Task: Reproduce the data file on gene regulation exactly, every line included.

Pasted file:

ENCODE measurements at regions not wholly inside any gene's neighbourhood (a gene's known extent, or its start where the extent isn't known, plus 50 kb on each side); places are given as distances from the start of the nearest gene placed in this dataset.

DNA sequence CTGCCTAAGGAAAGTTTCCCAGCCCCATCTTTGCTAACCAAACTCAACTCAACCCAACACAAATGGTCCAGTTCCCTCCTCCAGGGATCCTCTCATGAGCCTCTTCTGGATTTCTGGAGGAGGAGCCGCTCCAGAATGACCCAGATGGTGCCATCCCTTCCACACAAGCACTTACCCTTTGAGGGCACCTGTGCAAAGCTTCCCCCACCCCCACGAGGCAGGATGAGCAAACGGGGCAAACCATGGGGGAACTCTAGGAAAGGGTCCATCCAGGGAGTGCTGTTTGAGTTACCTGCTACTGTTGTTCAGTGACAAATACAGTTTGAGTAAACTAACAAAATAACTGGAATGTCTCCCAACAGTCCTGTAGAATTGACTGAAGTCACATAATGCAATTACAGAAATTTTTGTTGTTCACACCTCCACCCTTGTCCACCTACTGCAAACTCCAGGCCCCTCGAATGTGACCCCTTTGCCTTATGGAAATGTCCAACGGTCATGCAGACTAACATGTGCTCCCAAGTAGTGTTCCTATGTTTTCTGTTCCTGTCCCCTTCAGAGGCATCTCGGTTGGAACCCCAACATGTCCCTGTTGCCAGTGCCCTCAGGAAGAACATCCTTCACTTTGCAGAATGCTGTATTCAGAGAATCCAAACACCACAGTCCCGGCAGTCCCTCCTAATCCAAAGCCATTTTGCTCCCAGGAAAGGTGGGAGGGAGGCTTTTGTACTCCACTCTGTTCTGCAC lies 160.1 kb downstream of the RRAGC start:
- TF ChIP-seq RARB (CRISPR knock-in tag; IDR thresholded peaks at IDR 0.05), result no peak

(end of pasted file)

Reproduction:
ENCODE measurements at regions not wholly inside any gene's neighbourhood (a gene's known extent, or its start where the extent isn't known, plus 50 kb on each side); places are given as distances from the start of the nearest gene placed in this dataset.

DNA sequence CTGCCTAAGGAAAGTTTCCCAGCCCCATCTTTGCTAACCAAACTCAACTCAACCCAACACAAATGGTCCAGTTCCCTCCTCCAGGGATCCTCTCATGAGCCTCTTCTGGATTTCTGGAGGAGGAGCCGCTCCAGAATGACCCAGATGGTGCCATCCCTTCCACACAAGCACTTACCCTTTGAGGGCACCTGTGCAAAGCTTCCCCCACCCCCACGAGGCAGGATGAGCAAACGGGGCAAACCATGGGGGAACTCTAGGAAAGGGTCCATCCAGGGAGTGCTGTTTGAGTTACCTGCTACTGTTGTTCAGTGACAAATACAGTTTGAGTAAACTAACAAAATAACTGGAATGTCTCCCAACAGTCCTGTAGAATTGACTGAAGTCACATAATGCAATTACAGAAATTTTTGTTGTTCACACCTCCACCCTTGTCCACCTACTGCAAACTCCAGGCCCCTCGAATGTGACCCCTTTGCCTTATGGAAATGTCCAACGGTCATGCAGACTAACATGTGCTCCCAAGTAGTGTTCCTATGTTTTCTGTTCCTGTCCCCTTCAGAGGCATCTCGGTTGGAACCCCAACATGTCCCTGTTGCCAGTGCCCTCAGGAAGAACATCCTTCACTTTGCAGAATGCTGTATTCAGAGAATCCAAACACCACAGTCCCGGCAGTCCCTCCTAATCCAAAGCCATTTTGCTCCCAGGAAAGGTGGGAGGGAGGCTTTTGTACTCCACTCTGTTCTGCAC lies 160.1 kb downstream of the RRAGC start:
- TF ChIP-seq RARB (CRISPR knock-in tag; IDR thresholded peaks at IDR 0.05), result no peak